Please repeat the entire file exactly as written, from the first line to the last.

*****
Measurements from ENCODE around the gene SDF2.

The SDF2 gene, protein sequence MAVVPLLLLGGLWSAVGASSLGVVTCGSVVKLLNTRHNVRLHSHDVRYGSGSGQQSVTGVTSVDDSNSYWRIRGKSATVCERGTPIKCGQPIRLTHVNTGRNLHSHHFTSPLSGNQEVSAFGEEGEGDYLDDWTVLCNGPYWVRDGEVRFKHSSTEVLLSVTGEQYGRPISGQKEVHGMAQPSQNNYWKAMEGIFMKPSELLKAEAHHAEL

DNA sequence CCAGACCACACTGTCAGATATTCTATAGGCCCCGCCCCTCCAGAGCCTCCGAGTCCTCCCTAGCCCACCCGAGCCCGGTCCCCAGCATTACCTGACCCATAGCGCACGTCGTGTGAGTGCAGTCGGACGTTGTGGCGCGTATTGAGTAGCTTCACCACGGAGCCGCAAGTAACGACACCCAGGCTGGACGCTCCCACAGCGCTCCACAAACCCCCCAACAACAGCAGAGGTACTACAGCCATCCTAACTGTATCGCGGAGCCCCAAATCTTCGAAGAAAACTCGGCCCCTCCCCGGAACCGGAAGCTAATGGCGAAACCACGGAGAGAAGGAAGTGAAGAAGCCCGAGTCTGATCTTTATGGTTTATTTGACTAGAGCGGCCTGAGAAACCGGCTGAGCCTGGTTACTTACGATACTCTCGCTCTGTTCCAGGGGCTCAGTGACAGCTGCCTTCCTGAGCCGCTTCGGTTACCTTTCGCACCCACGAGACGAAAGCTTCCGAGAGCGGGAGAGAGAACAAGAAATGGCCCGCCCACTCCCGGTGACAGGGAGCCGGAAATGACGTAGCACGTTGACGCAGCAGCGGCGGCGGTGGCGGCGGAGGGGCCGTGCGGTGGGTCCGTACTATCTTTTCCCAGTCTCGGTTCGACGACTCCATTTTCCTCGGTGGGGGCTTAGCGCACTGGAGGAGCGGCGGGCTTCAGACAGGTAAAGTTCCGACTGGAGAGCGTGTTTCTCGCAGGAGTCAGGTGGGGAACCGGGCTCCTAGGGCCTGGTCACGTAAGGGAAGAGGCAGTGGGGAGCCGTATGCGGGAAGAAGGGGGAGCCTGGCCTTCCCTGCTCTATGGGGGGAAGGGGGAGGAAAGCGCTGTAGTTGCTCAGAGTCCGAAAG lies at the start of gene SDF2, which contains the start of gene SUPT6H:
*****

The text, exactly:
Measurements from ENCODE around the gene SDF2.

The SDF2 gene, protein sequence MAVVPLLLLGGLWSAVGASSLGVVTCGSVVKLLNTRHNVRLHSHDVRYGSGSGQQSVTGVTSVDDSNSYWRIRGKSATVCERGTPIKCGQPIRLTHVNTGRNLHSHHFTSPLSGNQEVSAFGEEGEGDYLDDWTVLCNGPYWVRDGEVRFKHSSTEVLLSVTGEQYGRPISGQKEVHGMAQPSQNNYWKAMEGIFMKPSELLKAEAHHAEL

DNA sequence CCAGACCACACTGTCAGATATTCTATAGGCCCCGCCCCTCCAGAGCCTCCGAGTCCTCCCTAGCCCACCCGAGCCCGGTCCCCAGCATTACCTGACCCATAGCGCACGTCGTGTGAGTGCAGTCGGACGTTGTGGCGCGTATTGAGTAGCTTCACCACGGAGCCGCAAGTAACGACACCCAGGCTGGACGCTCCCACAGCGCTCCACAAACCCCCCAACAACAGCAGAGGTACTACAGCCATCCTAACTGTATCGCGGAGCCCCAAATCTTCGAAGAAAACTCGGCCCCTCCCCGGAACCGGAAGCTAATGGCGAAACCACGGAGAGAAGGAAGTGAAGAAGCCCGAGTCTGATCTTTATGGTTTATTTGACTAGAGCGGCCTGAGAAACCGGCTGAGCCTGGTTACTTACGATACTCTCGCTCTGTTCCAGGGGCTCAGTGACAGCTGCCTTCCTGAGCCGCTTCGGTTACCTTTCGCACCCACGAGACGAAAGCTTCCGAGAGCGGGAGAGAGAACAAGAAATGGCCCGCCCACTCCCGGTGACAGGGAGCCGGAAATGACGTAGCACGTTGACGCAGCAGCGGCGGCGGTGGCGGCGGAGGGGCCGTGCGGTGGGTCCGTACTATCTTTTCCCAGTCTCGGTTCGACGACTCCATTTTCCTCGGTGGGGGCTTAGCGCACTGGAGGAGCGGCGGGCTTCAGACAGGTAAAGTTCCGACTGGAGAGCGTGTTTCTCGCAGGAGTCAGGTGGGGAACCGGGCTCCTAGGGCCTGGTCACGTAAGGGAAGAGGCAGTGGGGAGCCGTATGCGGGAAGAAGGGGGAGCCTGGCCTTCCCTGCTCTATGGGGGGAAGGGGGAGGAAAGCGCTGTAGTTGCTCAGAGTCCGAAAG lies at the start of gene SDF2, which contains the start of gene SUPT6H: